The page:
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Hiring Great Employees Starts Before the Interview

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MCN Editor Beth Gainer Earlier this year, Danny Kerr gave a MetalconLive! presentation titled Attracting and Hiring Rockstar Staff. Kerr is managing partner and founder of Breakthrough Academy, Abbotsford, British Columbia, Canada. The company helps entrepreneurs in the trades grow their companies’ profitability and effectively manage their time.

Based on his own recruiting experiences and observations, Kerr offered his advice to viewers, all designed to ensure they hire individuals who are the right fit for a company.

“We’re not in a recession of work; we’re in a recession of people,” Kerr said. “The most important part of running a company is finding good people. Recruitment is just this forgotten skill.”

To help webinar viewers hone this skill, he urged them to apply client-marketing concepts to find prospective employees. A good sales and marketing process vets out the kinds of leads who are not good fits. “It’s exactly the same for recruitment and hiring.”

Successful recruiting, according to Kerr, involves building an ideal candidate profile, creating strong online job postings, developing a sorting system for resumes, making quality conversion calls, and conducting behavioral interviews.

Building an Ideal Candidate Profile

Strengths, weaknesses and skill sets are crucial in building an ideal candidate profile, but there are more qualities to consider, according to Kerr.

“What a lot of us miss is what the candidate is actually looking for,” he said. “What excites that person? How do they feel about their work? What are their goals? What do they love about their job? What do they hate about their job? What are they looking for? What are they fearful of? What’s going on in the mind of your ideal candidate? A lot of us don’t give that enough thought,” he said, adding that business decision makers think this way for sales and marketing purposes, but not when it comes to hiring personnel.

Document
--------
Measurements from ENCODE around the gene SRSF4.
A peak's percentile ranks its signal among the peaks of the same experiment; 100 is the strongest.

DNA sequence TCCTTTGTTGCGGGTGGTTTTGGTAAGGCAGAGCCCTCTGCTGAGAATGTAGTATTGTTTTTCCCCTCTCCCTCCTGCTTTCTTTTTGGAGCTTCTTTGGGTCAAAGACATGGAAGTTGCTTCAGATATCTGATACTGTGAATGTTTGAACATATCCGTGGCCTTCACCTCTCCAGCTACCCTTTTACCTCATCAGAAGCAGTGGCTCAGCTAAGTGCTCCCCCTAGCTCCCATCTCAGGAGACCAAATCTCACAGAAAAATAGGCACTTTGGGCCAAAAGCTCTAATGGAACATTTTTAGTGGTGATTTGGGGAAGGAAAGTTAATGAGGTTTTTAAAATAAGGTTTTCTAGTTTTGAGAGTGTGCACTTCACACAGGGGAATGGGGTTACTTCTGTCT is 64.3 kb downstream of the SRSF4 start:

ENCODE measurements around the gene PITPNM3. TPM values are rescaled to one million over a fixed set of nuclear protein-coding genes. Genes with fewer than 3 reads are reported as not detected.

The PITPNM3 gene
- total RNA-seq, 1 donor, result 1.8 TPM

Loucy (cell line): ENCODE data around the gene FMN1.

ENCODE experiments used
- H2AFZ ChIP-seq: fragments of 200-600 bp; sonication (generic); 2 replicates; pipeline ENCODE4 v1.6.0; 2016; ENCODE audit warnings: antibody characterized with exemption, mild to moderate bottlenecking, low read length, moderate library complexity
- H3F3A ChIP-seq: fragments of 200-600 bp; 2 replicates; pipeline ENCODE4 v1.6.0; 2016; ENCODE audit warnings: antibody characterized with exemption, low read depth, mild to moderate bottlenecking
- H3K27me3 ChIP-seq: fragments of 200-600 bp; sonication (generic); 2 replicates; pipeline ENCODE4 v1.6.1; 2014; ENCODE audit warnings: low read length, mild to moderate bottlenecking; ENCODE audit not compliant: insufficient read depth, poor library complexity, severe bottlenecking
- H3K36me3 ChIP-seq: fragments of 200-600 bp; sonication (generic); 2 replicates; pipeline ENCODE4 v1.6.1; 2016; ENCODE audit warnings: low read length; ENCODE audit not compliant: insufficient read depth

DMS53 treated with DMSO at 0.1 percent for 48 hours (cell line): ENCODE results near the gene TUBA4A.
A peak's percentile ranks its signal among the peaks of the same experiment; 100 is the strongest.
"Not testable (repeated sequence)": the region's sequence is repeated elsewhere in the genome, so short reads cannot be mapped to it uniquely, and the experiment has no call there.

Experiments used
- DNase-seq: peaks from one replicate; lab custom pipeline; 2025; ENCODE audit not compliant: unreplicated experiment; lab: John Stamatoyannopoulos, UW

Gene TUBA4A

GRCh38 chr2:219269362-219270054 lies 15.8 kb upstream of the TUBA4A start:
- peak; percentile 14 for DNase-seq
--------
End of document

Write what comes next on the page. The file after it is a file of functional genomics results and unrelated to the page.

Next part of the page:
Creating Strong Online Job Postings
Creating a job posting that’s catchy and engaging captures the attention of the ideal employee, according to Kerr. He explained an example of when he was looking for an employee with leadership and team development experience. For example, he changed the verbiage of an ad from its original “Need a production manager for a painting crew” to “Need a quarterback to drive our painting team.”

Kerr stated that besides catchy language, a strong online job posting should have a short company profile that covers what the ideal candidate would care about. The final part of a job posting is a clear call to action: instructions for how the job applicant would apply for the position, whether it be to click a button or to complete an application on a landing page.